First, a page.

Explanation:Represents the elapsed time from the hearing request date until the end of disposition of all cases at the hearings level (disability and non-disability) processed during all months of the fiscal year. We measure remands from the remand order date. As of the beginning of FY 2007, we determined there were approximately 63,770 cases pending that would be in the aged category of more than 1,000 days old by the end of the fiscal year. We decided the Agency could best serve the public by focusing on these cases. Processing time is measured by the average length of time it takes to process cases from the request-for-hearing date to disposition during the fiscal year. We recognized the processing time for these aged cases would inflate the overall average processing time for the fiscal year and the goal was modified to compensate for this. We processed all but 108 of the 63,770 cases. This represents a 99.8 percent reduction of this critical workload. Consequently, although processing time for FY 2007 increased over that for FY 2006, SSA met its FY 2007 goal. Although the long-term goal reflects a substantial decrease over the FY 2009 target, we are hiring 189 ALJs in FY 2008 and they will become fully productive by the end of FY 2009. In addition, we have begun a number of initiatives that will reduce average processing time for hearings in FY 2009 and beyond.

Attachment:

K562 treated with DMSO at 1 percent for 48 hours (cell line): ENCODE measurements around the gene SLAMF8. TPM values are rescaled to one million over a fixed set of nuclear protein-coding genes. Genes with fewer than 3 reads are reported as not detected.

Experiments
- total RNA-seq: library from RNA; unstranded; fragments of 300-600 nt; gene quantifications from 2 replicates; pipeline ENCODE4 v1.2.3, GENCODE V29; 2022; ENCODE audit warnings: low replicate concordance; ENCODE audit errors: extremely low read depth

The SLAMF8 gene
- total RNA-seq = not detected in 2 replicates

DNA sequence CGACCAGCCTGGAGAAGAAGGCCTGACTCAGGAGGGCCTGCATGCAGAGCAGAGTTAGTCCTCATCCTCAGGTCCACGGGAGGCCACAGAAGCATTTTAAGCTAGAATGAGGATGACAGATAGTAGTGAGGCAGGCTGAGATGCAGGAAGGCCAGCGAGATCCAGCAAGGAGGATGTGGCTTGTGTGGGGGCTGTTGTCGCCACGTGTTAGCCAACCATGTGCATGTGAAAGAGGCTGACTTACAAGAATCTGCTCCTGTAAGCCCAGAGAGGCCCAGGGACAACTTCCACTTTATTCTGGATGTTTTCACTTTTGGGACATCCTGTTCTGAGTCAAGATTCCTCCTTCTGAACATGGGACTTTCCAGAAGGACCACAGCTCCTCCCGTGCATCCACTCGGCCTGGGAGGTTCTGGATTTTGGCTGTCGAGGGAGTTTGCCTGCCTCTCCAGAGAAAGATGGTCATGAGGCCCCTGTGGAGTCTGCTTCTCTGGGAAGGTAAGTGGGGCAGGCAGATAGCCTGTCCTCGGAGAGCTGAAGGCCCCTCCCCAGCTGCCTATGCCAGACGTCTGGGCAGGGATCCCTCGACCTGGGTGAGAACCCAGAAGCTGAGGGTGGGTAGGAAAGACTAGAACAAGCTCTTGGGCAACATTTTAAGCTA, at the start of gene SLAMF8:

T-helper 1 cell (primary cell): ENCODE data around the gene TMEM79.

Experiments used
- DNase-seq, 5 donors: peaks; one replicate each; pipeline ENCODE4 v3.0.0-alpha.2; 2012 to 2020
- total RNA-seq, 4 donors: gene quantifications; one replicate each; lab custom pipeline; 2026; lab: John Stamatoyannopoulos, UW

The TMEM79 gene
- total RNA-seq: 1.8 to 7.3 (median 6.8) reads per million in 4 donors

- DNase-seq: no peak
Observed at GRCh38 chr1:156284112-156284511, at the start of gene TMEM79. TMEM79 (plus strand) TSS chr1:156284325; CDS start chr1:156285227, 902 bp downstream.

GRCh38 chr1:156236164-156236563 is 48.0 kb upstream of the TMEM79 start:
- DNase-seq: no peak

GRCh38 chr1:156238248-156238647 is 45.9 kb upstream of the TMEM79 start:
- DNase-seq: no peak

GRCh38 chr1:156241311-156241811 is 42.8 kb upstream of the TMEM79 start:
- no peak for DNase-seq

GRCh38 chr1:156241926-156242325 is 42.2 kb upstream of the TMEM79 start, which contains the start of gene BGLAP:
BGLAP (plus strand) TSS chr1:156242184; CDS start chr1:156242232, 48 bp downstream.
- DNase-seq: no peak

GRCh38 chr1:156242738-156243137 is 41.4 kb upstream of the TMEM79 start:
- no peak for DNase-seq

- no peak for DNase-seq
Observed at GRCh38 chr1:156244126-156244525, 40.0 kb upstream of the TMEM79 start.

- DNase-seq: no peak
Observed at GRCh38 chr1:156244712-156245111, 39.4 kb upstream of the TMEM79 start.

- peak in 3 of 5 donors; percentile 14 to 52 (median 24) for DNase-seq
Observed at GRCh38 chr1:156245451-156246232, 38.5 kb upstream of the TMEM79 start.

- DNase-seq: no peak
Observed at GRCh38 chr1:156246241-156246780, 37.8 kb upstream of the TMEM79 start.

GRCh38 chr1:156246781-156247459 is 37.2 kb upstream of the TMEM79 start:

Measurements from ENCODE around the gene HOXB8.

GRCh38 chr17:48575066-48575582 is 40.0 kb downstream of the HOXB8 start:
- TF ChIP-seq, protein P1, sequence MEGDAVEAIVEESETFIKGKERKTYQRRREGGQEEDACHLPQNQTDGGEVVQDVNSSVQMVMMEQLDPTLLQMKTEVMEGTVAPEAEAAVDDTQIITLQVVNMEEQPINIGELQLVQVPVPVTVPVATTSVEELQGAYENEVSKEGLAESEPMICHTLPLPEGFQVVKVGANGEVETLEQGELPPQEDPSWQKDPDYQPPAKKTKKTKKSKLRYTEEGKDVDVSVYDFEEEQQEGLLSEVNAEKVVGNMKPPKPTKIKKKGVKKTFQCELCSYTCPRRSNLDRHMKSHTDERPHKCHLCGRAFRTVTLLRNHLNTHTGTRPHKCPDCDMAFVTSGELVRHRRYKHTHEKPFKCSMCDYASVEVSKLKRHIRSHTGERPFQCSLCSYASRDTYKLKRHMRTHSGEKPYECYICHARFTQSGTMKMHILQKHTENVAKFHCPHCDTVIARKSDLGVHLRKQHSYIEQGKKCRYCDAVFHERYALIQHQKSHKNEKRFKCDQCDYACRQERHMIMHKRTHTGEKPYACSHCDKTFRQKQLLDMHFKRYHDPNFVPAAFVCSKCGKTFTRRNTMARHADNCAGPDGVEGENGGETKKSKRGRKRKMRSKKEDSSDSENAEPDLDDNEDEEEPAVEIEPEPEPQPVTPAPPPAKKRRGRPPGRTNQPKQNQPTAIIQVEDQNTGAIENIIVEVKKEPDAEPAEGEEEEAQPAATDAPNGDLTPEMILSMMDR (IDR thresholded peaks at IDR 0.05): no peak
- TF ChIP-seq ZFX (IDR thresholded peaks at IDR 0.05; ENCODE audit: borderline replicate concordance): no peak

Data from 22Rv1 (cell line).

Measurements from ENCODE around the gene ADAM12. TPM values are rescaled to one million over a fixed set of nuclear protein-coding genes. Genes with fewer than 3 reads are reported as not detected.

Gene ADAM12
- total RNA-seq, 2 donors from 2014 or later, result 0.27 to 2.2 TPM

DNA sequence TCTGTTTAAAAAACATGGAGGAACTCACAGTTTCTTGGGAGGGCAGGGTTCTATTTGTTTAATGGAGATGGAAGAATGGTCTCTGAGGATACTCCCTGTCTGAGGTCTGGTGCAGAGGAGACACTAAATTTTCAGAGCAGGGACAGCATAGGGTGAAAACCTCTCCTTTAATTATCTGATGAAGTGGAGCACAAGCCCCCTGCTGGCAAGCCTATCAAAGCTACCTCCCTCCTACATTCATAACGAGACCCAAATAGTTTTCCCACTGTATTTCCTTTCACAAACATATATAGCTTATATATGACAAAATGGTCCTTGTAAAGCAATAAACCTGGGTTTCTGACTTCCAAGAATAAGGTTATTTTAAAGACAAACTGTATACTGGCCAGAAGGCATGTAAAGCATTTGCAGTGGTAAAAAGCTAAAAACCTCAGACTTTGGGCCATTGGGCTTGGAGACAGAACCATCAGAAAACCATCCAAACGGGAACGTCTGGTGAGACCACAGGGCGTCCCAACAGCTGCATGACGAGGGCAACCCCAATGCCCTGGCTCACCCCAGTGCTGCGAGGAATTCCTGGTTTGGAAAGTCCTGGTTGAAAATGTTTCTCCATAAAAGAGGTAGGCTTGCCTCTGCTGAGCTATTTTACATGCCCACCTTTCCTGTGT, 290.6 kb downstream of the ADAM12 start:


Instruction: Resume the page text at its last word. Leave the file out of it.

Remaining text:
Measure: Disability Determination Services (DDS) cases processed per workyear